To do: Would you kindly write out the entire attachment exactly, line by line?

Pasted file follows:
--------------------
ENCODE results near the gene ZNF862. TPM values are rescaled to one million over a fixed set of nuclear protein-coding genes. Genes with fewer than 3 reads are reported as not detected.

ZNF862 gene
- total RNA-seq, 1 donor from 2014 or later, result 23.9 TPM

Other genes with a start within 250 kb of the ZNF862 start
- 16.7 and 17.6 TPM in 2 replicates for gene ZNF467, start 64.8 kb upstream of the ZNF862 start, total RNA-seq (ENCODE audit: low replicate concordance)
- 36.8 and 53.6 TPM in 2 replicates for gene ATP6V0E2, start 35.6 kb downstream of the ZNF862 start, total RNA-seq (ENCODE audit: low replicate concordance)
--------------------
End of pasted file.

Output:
ENCODE results near the gene ZNF862. TPM values are rescaled to one million over a fixed set of nuclear protein-coding genes. Genes with fewer than 3 reads are reported as not detected.

ZNF862 gene
- total RNA-seq, 1 donor from 2014 or later, result 23.9 TPM

Other genes with a start within 250 kb of the ZNF862 start
- 16.7 and 17.6 TPM in 2 replicates for gene ZNF467, start 64.8 kb upstream of the ZNF862 start, total RNA-seq (ENCODE audit: low replicate concordance)
- 36.8 and 53.6 TPM in 2 replicates for gene ATP6V0E2, start 35.6 kb downstream of the ZNF862 start, total RNA-seq (ENCODE audit: low replicate concordance)